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Owners Of SoCal Nudist Resort Forced To Defend 'No Kids' Policy In Court

PALM SPRINGS (CBS) — Hundreds of "certain individuals" are threatening legal action against the owners of a Palm Springs nudist resort over its policy of not allowing children on the premises.

Desert Sun Resort owners and Orange County residents John and Elizabeth Young filed a lawsuit March 16 in Orange County Superior Court against 500 unnamed defendants asking a judge to rule that the resort's policy against children does not violate state law.

KNX 1070's Margaret Carrero reports the couple were dumbfounded when they received a letter last month seeking penalties and damages over their policy against allowing kids on their property.


The lawsuit was filed in response to a letter the Youngs received Feb. 17 from Palm Springs attorney David Baron — written on behalf of "certain individuals" — which threatened legal action against the clothing-optional resort "for maintaining and enforcing a No Children Allowed Policy and a Couples-Only Day Pass Policy".

"The first three years of business we allowed children, and we really felt that there was some kind of liability for a child being on property and maybe being photographed or worse," Elizabeth Young said.

Baron disagrees and insists the policy is a "clear case of discrimination" fueled more by money than by protecting kids from pedophiles.

Young said her attorneys asked Baron to identify the "certain individuals" who were threatening legal action, but the request went
unanswered. With the letter alleging that the resort was opening itself to "ongoing and mounting statutory damages," the Youngs opted to go to court to have a judge review the no-children policy.

The Desert Sun Resort website describes its accommodations as "adult only". California's Unruh Civil Rights Act prohibits discrimination by businesses based on age, ancestry, color, disability, national origin, race,religion, sex and sexual orientation.

Elizabeth Young said the resort, which she and her husband bought in 2008, did not previously have any prohibitions against children. But the Youngs changed the policy last year, saying they wanted to protect children.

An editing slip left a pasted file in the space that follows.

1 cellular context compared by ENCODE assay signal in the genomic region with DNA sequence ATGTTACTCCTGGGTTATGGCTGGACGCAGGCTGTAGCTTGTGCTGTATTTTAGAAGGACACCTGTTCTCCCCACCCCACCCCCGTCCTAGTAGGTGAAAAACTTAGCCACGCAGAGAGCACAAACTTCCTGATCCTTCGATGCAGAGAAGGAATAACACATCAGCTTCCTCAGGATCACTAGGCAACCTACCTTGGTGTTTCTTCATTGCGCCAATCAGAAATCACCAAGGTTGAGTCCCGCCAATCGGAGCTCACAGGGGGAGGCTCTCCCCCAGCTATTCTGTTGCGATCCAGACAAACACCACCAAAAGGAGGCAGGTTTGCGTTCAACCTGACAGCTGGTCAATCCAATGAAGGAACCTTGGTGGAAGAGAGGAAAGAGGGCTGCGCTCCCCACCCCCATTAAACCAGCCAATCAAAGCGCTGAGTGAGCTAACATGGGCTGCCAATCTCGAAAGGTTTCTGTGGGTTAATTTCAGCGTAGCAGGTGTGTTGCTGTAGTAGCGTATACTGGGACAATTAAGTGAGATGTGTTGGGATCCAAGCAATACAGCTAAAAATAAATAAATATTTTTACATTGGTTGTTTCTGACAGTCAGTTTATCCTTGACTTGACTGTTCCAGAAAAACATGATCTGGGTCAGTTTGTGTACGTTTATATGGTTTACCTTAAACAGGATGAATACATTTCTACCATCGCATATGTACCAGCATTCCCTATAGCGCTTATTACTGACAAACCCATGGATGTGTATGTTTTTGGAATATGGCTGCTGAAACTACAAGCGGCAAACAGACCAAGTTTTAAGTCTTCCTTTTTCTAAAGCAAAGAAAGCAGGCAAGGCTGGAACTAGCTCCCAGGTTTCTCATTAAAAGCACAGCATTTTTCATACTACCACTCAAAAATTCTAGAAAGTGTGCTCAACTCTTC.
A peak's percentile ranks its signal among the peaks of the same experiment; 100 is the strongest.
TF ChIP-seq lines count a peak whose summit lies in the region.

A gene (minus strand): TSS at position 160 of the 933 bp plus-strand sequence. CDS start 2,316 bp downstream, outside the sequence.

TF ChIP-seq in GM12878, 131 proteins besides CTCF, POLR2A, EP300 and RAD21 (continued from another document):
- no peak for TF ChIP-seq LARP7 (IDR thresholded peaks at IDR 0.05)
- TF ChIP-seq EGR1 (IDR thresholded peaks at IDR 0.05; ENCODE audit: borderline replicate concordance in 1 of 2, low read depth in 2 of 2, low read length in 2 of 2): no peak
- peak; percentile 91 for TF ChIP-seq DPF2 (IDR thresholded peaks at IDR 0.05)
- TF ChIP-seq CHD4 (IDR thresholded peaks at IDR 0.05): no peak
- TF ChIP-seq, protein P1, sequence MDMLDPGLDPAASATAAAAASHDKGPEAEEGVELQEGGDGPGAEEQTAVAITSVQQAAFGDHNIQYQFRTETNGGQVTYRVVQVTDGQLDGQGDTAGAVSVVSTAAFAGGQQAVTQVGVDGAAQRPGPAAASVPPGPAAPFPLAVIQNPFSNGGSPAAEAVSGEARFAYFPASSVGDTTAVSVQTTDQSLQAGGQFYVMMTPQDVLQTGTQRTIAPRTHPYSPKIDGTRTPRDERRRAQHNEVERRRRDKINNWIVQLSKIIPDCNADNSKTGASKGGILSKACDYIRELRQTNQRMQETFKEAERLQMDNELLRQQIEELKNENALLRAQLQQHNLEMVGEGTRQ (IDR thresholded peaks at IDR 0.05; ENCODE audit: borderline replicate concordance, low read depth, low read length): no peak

"We changed the rule last year after seeing all the news stories of child porn," she said.

She said the resort, which has 32 hotel rooms and 59 condominiums on six acres, gets more than 10,000 visitors a year from around the world, and 40 percent of them are first-time visitors. She said she cannot guarantee that every guest has good intentions toward children.

The resort prohibits public sexual behavior and the use of cameras, cell phones and laptops throughout most of the premises, but "violations do occur," Young said.

"(We) do not want to be responsible, legally or morally, for pictures taken at the resort that could be posted on websites that exploit pictures of nudist children in order to serve pedophiles," according to a statement issued by the Youngs.

The Youngs cited recent examples, such as a guest at a nudist camp in Texas who was sentenced to 50 years in prison for filming children, an officer of a nudist club in Canada who was sentenced to five years in prison for child pornography and a couple from England who were sentenced to 12 years in prison for setting up an online nudist forum as cover for a pedophile ring.

Guests at Desert Sun Resort are required to be nude in the resort's three pools, two spas and pool decks. They can be optionally nude anywhere else at the resort, including the tennis court, gym, firepit areas, cafe and nightclub.

According to the Youngs' statement, if the resort is forced to abandon its no-kids policy, "it would be an open question whether other clothing-optional resorts, swinger resorts and gay resorts with less strict policies on sexual conduct could also be forced to allow children."

Elizabeth Young told reporters she and her husband believe they are "on the right side of the law."

"I will close the resort before I put one child in harm," she said.

(©2012 CBS Local Media, a division of CBS Radio Inc. All Rights Reserved. This material may not be published, broadcast, rewritten, or redistributed. Wire services contributed to this report.)

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